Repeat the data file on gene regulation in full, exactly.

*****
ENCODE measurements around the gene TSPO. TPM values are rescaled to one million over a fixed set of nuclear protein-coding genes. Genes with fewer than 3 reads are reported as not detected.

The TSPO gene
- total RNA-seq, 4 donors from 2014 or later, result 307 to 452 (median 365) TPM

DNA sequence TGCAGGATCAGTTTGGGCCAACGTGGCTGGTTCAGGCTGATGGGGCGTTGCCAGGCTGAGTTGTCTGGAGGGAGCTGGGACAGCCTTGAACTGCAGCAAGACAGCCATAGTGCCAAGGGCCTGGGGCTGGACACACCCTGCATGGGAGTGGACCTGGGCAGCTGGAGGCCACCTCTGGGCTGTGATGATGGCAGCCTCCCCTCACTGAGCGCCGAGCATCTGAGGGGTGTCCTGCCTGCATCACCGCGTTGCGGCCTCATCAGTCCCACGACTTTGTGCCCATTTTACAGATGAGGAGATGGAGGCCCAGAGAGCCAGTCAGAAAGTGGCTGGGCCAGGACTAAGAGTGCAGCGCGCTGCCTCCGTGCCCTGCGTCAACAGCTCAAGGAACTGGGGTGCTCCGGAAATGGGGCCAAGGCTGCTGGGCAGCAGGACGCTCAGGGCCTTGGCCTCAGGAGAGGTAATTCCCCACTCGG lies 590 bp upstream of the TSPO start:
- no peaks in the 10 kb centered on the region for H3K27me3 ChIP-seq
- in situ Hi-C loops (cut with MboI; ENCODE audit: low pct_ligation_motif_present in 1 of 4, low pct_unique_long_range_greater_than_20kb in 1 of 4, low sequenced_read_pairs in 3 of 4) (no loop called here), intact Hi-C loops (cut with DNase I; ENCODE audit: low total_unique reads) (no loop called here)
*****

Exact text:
ENCODE measurements around the gene TSPO. TPM values are rescaled to one million over a fixed set of nuclear protein-coding genes. Genes with fewer than 3 reads are reported as not detected.

The TSPO gene
- total RNA-seq, 4 donors from 2014 or later, result 307 to 452 (median 365) TPM

DNA sequence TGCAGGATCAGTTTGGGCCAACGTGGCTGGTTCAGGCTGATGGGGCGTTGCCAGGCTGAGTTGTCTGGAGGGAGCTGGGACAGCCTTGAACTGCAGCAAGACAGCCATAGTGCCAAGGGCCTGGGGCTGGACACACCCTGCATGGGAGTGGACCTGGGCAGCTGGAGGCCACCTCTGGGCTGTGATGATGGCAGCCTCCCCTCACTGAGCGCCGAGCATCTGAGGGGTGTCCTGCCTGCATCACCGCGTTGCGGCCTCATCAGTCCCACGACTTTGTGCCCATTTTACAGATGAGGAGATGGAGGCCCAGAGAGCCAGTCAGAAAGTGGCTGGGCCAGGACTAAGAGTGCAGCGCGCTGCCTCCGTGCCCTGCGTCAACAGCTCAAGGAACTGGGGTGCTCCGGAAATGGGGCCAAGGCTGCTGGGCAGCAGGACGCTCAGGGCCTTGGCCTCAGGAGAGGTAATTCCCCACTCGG lies 590 bp upstream of the TSPO start:
- no peaks in the 10 kb centered on the region for H3K27me3 ChIP-seq
- in situ Hi-C loops (cut with MboI; ENCODE audit: low pct_ligation_motif_present in 1 of 4, low pct_unique_long_range_greater_than_20kb in 1 of 4, low sequenced_read_pairs in 3 of 4) (no loop called here), intact Hi-C loops (cut with DNase I; ENCODE audit: low total_unique reads) (no loop called here)